Oh-ho! I hear ya! *pets Feany* I care, sweetie.too much, even And you'd be surprised how many others do too. :)
        • Yes, now I see that I'm not the only weirdo out there! The questions that used to keep me awake at night bug other people too and not everyone thinks the Feanorians are Teh Evil. ;)
          • Naaah! They are not evil, just very naughty... Well, when they play as my muses, anyway... >;)
  • Oh, and HAPPY ANNIVERSARY! :D
  • (no subject) - callirhoe
    • Happy anniversary! I'm so glad you're part of the fandom, and I look forward to many more wonderful years. :-D

      Thank you so much! :) I'm happy that I leaped in with both feet. I've learned a lot, met so many great people...it's certainly been rewarding. :)

      my parents have this idea that if I'm going to waste time writing, I might as well be writing some literary fiction that might someday be published and earn me some money.

      Eek. *cringes* Well, wouldn't we all like to make money writing? But I sometimes wonder if that's really a possibility. ;)

      I tried to explain this to my boss one day, who was like, "But Dawn, you write novels." Yeah, but so do a lot of other people. "But you're good." Well, thanks for the vote of confidence...but so are a lot of other people.

      I "justified" fanfic to myself in the beginning as a good way to practice my writing techniques for a later day of publishable original fic. And a lot that I've learned in the fandom--like web design--will be very helpful one day, the difference between paying someone to design/maintain my company website and doing my own. :)

      So, as a short answer to your question: no, I don't share my online life with people I know. :-)

      And for good reasons, I think. :) Not that one has to justify this sort of choice; I was just curious.

      But there is a certain loss of escape once offline friends and family start making their way into your online corner. Luckily for me, all these people are really cool and just tend to ignore my "fannish" activities, not being into Tolkien.
  • Hmm...I don't really tell people about it. *shrug* If they asked, I would probably tell the truth. My mom sort of knows, but doesn't really know what goes on! And one or two of my close offline friends may know, but it's one of those things we don't really talk about (although sometimes I send one of my friends pictures and then we drool! :P ). They definitely would not understand slash!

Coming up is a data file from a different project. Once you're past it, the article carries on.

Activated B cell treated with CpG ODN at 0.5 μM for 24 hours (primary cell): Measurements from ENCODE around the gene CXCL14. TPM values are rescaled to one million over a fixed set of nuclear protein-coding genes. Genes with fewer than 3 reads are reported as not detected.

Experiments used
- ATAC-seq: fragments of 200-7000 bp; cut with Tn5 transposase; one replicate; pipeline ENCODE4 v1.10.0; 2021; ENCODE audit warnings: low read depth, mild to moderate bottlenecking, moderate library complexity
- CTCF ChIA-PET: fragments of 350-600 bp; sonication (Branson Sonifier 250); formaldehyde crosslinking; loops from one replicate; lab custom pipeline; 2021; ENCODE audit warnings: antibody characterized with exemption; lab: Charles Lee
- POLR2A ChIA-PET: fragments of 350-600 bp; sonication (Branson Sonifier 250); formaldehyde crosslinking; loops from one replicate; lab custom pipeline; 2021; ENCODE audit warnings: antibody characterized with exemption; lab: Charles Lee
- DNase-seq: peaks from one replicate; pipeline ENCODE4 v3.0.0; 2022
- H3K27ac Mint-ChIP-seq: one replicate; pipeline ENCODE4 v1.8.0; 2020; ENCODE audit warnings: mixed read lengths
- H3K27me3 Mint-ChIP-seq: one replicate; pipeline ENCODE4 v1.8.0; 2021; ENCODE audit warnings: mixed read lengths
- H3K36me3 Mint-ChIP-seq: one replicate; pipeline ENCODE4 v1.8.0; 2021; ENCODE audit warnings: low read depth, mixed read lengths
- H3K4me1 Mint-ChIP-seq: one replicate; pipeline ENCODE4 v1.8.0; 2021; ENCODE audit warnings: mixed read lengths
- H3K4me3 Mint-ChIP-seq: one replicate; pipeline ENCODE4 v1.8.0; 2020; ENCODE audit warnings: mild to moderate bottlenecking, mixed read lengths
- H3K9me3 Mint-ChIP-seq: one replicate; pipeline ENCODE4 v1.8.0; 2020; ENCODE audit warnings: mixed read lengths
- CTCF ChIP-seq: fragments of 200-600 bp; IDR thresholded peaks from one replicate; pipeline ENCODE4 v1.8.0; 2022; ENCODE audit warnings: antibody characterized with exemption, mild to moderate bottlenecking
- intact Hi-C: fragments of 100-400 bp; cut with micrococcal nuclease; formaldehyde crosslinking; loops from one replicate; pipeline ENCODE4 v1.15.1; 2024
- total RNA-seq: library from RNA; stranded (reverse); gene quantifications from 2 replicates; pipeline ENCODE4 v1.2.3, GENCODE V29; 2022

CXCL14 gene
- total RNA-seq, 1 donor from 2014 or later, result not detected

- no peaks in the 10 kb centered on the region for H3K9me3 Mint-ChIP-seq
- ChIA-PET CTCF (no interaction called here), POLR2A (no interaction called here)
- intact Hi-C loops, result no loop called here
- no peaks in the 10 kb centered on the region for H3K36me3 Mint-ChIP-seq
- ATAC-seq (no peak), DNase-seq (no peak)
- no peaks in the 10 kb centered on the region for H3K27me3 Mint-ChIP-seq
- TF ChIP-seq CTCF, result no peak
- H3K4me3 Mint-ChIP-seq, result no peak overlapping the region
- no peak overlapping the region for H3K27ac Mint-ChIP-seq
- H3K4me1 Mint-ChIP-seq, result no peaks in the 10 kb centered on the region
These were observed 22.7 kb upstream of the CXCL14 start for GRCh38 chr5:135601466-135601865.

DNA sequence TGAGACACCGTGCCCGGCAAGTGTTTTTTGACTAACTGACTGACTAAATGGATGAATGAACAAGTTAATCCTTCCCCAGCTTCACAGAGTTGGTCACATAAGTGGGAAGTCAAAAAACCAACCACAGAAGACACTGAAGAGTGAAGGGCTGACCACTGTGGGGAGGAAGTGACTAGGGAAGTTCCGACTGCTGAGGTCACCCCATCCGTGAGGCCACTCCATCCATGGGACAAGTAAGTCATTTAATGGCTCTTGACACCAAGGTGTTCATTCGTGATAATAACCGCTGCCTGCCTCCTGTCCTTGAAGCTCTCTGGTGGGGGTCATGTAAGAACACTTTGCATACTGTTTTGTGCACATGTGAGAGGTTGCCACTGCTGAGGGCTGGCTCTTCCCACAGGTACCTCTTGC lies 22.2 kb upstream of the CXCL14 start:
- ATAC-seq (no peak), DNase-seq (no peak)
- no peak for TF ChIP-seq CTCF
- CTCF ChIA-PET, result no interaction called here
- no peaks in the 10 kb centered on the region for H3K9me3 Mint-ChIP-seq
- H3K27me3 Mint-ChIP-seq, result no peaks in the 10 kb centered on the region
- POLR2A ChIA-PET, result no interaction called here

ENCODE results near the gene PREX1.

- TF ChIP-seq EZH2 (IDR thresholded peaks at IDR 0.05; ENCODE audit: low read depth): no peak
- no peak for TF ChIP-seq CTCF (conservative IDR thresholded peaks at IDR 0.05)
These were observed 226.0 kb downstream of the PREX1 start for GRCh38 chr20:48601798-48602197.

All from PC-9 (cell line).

• It's not really something worth discussing with non-Tolkien people, I've always thought. Before I met you all, the only person I had to babble to about the Sil and writing was Bobby, and he did his best, but it really just didn't interest him. I think he was probably happier for me to become part of this community than I was because that means I mostly leave him alone now. :^P

      Sometimes, fanfic comes up with some not-so-close associates of mine simply because I don't hang out with a lot of other writers, so the fact that I write always seems notable. People just don't seem to get it; my boss is fond of asking if I am going to publish AMC, no matter how many times I have explained to him that it is a fanfic.
      • It's not really something worth discussing with non-Tolkien people, I've always thought.

        Hehe, yeah. Might as well just talk to yourself...which I sometimes do.

        At least my one friend rightly appreciates the good looks of Celegorm!

        my boss is fond of asking if I am going to publish AMC, no matter how many times I have explained to him that it is a fanfic

        Lol!! That's cute though.
  • Wow, a year?
    You were a bit of a late bloomer there - but better late than never, eh? :o) Congratulations!
    • Thank you! :) Yes, I lurked for a loooong time--a year, in fact--before joining communities and admitting that I wrote the stuff. In fact, I wouldn't even admit that I read the stuff for some time.
  • First of all, let me say HAPPY ANIVERSARY! and many more years in the fandom! Stick around, for your enjoyment and the benefit of us all. :) I've been reading LotR fanfic since 2003 and I've been writing, but only for myself since a lot earlier, on many subjects, fanfic mostly. But I have started sharing less than 6 months ago and now I am part of a group of wonderful friends who encourage me and my writing.